You will learn things along the way that you didn’t even think of learning about. You will also learn things that you cannot otherwise find out from books or classes: things that you need for the particular situation you’re dealing with.

You can discover what’s truly difficult for you personally instead of imagining the difficulties, and at times, you may also be surprised to find that what you had thought to be challenging was actually much easier than you had anticipated!

Stop imagining what’s in the unknown! What’s in your head may be a lot scarier than what’s really out there.

Go to the places that scare you and you may be pleasantly surprised!

In the case of our member, for instance: she learned a whole range of new things 

First, she actually had to learn how to make her first Powerpoint slideshow in order to do the presentation for us. What’s beautiful about this is that the new skill is now part of her arsenal of abilities. Here is a whole new way she can express herself, and if she ever wants to give a talk again or create her own workshop, she’ll know exactly how to set up her visual aids. 

In addition, she learned more about herself: what made her nervous and what didn’t. She learned to organize information in a way that is interesting to her audience, and she learned to prepare for technical difficulties, and so on. As a result of this experience, she knows exactly what she needs to prepare before her next presentation!

This brings us to the final benefit of going to the places that scare us: knowing that we’ve overcome difficulties can give us courage for the future.


The fact is: we are scared of what we don’t understand

Before various natural phenomenon was well understood by scientists, people were extremely frightened of them, and this in turn, gave birth to many myths and legends to explain the unknown.

Though science still cannot explain much of our world, thanks to the advances we’ve made in the field, we are no longer as scared and as superstitious as we used to be.

In the same way, when we actually go into the unknown in our learning, we make it known to us, and therefore, less scary.

In addition, our ability to conquer such a great difficult is proof of our power

My grandparents treasure a particular photograph of me: in it, I was on a mule in Yosemite’s national park. On that particular sunny day, my whole family was traveling up and down the mountains, each on an animal’s back. Sometimes, the mules were naughty and would choose to slide down especially steep rocks just to toy with us.

Some of my relatives gave up quickly early in the game. I was scared out of my wits (and you could see that in the photo), but I insisted on completing the journey. My grandparents often recall this photo and laughed, “Your jaw was so tightly clenched, but you just kept going. We always think that moment captures who you are.”

The fact that I persisted, the fact that my grandparents think of me as a brave person, the fact that I then went on to give that speech against all odds and a list of a whole lot

Being able to tackle these projects — no matter what the outcome — have become a part of my self image. I have faith that nothing is beyond me. I may do it poorly the first time around, but because of my life experience and my history of going to the places that scare me to make the whole kingdom less scary, I know I can do anything I set my mind to.

This may not be a part of your self image yet

But it can be if you try to take that first step. Remember: it isn’t about the results. I totally failed at that election I told you about. I was an embarrassment on the stage. In fact, right before delivering it, my classmate told me that the script was riddled with grammatical mistakes. Still, that experience proved to be one of the most powerful moments of my life because the point was: I did it.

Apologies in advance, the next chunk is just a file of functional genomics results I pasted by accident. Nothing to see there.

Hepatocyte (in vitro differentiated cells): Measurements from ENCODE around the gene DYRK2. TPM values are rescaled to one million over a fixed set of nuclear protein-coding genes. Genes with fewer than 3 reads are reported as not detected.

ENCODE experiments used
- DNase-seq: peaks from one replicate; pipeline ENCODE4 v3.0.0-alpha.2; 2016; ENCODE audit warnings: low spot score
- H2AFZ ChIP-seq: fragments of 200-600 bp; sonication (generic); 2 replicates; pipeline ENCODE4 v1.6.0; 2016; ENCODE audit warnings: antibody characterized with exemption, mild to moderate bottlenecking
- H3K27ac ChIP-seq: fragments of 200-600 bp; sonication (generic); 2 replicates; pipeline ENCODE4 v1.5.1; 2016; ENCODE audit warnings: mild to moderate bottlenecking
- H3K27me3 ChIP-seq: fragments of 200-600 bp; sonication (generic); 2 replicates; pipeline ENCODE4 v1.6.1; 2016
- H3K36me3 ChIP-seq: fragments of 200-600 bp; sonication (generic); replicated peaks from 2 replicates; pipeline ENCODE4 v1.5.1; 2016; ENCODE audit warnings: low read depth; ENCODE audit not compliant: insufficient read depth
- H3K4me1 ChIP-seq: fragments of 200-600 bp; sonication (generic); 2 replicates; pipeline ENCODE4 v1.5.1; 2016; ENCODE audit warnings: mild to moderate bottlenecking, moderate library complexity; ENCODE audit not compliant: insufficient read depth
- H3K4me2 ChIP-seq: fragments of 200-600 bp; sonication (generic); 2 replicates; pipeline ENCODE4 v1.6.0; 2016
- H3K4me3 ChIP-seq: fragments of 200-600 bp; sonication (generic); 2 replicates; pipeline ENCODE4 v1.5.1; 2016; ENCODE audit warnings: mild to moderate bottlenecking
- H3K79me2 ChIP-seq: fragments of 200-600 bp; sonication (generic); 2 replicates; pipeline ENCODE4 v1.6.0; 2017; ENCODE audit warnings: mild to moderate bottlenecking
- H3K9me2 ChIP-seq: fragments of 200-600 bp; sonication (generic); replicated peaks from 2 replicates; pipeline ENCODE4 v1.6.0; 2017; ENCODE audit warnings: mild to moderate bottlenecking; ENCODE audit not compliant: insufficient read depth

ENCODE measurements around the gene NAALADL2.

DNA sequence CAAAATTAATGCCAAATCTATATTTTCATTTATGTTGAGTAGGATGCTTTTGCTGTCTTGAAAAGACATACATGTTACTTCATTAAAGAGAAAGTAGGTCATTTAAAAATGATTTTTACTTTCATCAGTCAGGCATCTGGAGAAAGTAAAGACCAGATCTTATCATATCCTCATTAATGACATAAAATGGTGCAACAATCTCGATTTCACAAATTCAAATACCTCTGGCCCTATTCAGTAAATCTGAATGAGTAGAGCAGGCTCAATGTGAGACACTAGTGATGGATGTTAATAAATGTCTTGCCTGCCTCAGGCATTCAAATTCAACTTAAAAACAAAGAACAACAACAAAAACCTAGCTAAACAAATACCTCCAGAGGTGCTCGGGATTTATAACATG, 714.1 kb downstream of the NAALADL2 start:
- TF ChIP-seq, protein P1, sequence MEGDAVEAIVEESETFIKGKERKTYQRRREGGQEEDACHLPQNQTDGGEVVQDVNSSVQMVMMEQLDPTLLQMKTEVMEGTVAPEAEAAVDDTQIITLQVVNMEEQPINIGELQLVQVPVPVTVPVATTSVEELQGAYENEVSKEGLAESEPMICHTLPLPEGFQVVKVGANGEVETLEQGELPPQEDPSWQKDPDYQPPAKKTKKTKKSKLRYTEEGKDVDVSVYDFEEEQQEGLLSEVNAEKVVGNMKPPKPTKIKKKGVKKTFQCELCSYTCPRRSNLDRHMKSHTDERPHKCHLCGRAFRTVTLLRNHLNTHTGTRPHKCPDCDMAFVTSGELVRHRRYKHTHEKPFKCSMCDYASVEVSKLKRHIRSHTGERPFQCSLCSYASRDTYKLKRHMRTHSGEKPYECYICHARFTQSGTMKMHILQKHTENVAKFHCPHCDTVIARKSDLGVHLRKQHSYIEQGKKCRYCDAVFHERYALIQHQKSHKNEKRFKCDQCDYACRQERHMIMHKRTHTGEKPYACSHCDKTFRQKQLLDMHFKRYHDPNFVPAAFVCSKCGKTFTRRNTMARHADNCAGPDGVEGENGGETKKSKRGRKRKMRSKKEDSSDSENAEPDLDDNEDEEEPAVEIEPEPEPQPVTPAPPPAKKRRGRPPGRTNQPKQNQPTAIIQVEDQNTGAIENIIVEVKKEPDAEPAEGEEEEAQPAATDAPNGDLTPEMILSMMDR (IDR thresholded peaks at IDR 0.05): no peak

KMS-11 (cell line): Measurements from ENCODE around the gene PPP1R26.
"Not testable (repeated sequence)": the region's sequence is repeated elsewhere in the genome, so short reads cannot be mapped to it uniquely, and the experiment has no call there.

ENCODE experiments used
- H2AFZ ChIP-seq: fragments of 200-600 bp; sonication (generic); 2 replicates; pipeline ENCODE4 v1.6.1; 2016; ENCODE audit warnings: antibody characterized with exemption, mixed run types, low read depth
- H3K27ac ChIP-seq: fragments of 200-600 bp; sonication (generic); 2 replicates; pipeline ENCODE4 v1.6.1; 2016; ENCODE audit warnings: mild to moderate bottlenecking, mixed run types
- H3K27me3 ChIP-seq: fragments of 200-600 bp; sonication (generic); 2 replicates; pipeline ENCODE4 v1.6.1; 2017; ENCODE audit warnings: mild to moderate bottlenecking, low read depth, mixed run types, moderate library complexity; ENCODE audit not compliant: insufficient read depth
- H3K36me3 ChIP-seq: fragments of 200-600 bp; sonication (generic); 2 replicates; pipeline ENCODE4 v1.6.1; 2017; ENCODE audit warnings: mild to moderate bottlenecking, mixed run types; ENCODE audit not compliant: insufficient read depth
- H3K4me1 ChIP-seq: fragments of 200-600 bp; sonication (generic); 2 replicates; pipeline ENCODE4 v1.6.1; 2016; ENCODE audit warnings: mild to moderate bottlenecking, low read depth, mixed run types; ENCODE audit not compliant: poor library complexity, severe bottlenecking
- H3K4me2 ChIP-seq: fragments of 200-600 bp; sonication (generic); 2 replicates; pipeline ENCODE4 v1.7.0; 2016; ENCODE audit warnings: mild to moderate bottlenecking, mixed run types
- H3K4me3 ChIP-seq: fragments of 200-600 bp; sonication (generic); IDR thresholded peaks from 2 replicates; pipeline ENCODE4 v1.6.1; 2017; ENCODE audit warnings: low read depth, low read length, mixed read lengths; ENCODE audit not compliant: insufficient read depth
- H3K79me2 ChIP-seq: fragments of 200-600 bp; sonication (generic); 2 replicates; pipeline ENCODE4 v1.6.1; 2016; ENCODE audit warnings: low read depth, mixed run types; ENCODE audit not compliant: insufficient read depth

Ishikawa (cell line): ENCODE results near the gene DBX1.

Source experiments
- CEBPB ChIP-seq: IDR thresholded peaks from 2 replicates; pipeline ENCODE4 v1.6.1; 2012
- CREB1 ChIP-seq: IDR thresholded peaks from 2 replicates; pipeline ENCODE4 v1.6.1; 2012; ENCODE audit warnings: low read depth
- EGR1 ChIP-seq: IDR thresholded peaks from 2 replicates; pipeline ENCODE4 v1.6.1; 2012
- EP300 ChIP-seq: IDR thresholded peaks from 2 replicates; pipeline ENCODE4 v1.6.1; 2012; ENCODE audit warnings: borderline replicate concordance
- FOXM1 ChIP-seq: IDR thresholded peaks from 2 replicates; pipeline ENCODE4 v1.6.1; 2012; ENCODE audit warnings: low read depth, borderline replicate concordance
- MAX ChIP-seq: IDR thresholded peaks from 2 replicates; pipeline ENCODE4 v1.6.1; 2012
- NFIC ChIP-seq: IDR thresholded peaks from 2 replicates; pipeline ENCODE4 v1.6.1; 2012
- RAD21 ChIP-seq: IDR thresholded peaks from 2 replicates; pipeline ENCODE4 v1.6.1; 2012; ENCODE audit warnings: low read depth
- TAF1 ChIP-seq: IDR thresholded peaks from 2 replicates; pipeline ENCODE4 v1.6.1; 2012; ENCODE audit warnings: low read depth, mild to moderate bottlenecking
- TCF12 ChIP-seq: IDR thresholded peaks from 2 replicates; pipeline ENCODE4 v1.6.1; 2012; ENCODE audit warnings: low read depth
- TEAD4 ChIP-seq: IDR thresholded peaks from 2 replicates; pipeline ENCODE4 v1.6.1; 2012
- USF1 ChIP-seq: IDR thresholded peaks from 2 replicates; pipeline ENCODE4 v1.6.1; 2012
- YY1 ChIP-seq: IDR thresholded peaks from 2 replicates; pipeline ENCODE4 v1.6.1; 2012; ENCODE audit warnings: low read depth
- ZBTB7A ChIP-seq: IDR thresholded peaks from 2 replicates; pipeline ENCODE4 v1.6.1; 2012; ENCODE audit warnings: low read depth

To be sure, the member who gave us the presentation wouldn’t shrink from similar opportunities in the future

If she ever encounters another opportunity to make a presentation again, she has a greater chance of accepting it, because now she has the experience to say, yes: this is something I can do.

Let’s summarize what we’ve covered!

We should say “yes” to opportunities even though they can scare us senseless because:

1) They can force us to stop daydreaming and start taking action

2) We can gain much experience in the process

3) We will receive the gift of courage for our future endeavor

It should be obvious that I did not become the Middle School Secretary

However, participating in the election piqued my interest in the Student Council. The following year, I ran for representative and won (yes, I actually made some progress in my public speaking skills)! I had a lot of fun going to meetings as well as conveying information to my fellow classmates.

Building on this experience and deriving the courage from my previous campaigns, I decided to run for president when I was going on to eighth grade. Having this grand goal motivated me to design an elaborate campaign of posters with clever slogans and ultimately: a creative speech that got a standing ovation!

I have not become immune to the anxiety of public speaking, but I did become a lot more outspoken and daring in my life.

Next Step

Do you have a challenge in mind? If you are reading this, there’s something that’s probably still scary to you about the English language. Write down your feelings and figure out what’s something frightening you can try to do.

If you need additional guidance, join English Ever After, and we’ll work on your project together! Even if you have no idea what kind of challenge you should pursue at the moment, you can still join us — I can make recommendations as I get to know you better (that’s exactly how we came up with the Evernote Project)!